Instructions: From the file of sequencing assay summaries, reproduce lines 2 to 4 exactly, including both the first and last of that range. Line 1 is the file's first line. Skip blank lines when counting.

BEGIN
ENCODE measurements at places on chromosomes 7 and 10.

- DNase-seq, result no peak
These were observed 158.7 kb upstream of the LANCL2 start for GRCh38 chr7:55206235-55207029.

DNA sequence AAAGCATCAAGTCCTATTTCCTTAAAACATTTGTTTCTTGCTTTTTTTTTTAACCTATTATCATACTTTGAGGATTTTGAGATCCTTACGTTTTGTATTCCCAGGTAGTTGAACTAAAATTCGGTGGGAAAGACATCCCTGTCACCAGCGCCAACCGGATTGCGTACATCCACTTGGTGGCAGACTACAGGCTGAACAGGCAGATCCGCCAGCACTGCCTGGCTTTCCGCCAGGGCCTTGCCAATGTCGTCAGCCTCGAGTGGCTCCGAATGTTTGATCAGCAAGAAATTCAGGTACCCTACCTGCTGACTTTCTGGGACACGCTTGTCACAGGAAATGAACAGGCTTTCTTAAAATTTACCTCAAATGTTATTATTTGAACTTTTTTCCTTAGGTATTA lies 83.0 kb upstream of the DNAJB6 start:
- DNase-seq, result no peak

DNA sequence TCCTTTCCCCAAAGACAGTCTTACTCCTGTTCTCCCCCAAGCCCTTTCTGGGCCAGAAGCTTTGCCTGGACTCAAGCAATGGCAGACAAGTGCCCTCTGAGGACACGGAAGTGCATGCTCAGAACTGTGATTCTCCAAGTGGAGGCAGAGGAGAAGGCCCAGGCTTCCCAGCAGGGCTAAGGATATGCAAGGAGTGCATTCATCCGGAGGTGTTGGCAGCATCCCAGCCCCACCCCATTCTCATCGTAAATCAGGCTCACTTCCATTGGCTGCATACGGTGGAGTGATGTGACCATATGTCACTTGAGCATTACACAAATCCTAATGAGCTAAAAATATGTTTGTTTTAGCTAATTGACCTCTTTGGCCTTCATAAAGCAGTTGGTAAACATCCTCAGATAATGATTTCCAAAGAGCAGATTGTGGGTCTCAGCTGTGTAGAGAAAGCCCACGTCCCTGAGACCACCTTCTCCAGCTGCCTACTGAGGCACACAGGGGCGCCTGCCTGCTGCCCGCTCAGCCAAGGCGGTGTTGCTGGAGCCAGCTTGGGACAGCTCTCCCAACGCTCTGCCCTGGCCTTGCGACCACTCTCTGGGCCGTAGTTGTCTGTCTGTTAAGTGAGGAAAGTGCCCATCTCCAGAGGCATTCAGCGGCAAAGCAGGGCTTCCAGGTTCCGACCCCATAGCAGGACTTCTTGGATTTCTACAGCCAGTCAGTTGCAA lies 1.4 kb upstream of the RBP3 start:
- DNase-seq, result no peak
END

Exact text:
- DNase-seq, result no peak
These were observed 158.7 kb upstream of the LANCL2 start for GRCh38 chr7:55206235-55207029.

DNA sequence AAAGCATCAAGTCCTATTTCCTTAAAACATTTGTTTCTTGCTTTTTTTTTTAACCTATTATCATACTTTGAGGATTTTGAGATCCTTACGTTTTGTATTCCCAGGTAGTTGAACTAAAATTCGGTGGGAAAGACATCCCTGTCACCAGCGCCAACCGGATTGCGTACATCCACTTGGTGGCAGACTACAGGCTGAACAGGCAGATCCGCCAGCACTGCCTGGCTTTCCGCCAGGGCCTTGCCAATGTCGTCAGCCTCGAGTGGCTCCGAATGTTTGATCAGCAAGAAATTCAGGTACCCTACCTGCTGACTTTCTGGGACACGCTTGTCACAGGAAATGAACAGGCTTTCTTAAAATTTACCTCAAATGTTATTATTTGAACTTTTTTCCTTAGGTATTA lies 83.0 kb upstream of the DNAJB6 start: